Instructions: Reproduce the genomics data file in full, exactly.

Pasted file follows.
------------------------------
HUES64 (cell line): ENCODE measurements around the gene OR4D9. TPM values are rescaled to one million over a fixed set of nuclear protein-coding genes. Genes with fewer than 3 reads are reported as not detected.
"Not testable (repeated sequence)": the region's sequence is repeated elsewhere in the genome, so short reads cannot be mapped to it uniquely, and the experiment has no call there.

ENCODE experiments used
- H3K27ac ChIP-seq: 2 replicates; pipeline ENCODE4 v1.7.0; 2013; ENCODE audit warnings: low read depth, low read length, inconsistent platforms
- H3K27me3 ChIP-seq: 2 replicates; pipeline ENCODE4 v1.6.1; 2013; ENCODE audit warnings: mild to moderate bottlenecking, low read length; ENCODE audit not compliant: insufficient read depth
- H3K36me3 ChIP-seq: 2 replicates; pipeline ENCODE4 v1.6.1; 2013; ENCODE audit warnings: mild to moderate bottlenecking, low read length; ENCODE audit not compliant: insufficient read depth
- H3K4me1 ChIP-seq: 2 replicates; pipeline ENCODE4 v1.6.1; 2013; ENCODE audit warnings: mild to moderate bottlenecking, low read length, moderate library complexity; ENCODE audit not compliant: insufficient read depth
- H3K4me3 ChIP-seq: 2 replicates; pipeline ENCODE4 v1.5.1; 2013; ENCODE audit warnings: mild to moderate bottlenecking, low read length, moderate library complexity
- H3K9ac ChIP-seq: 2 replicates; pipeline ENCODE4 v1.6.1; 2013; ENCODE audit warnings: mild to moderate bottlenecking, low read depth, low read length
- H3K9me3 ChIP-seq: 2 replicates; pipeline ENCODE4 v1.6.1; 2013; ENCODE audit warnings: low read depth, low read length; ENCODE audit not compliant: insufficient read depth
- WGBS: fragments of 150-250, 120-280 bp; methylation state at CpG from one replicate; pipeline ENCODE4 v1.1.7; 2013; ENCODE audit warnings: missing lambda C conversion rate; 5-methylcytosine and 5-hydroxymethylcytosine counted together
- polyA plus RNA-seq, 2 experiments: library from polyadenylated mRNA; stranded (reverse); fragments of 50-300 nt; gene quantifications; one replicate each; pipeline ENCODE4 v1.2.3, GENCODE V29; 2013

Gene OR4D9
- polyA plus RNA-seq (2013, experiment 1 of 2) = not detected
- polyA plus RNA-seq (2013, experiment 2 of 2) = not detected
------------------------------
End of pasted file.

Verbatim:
HUES64 (cell line): ENCODE measurements around the gene OR4D9. TPM values are rescaled to one million over a fixed set of nuclear protein-coding genes. Genes with fewer than 3 reads are reported as not detected.
"Not testable (repeated sequence)": the region's sequence is repeated elsewhere in the genome, so short reads cannot be mapped to it uniquely, and the experiment has no call there.

ENCODE experiments used
- H3K27ac ChIP-seq: 2 replicates; pipeline ENCODE4 v1.7.0; 2013; ENCODE audit warnings: low read depth, low read length, inconsistent platforms
- H3K27me3 ChIP-seq: 2 replicates; pipeline ENCODE4 v1.6.1; 2013; ENCODE audit warnings: mild to moderate bottlenecking, low read length; ENCODE audit not compliant: insufficient read depth
- H3K36me3 ChIP-seq: 2 replicates; pipeline ENCODE4 v1.6.1; 2013; ENCODE audit warnings: mild to moderate bottlenecking, low read length; ENCODE audit not compliant: insufficient read depth
- H3K4me1 ChIP-seq: 2 replicates; pipeline ENCODE4 v1.6.1; 2013; ENCODE audit warnings: mild to moderate bottlenecking, low read length, moderate library complexity; ENCODE audit not compliant: insufficient read depth
- H3K4me3 ChIP-seq: 2 replicates; pipeline ENCODE4 v1.5.1; 2013; ENCODE audit warnings: mild to moderate bottlenecking, low read length, moderate library complexity
- H3K9ac ChIP-seq: 2 replicates; pipeline ENCODE4 v1.6.1; 2013; ENCODE audit warnings: mild to moderate bottlenecking, low read depth, low read length
- H3K9me3 ChIP-seq: 2 replicates; pipeline ENCODE4 v1.6.1; 2013; ENCODE audit warnings: low read depth, low read length; ENCODE audit not compliant: insufficient read depth
- WGBS: fragments of 150-250, 120-280 bp; methylation state at CpG from one replicate; pipeline ENCODE4 v1.1.7; 2013; ENCODE audit warnings: missing lambda C conversion rate; 5-methylcytosine and 5-hydroxymethylcytosine counted together
- polyA plus RNA-seq, 2 experiments: library from polyadenylated mRNA; stranded (reverse); fragments of 50-300 nt; gene quantifications; one replicate each; pipeline ENCODE4 v1.2.3, GENCODE V29; 2013

Gene OR4D9
- polyA plus RNA-seq (2013, experiment 1 of 2) = not detected
- polyA plus RNA-seq (2013, experiment 2 of 2) = not detected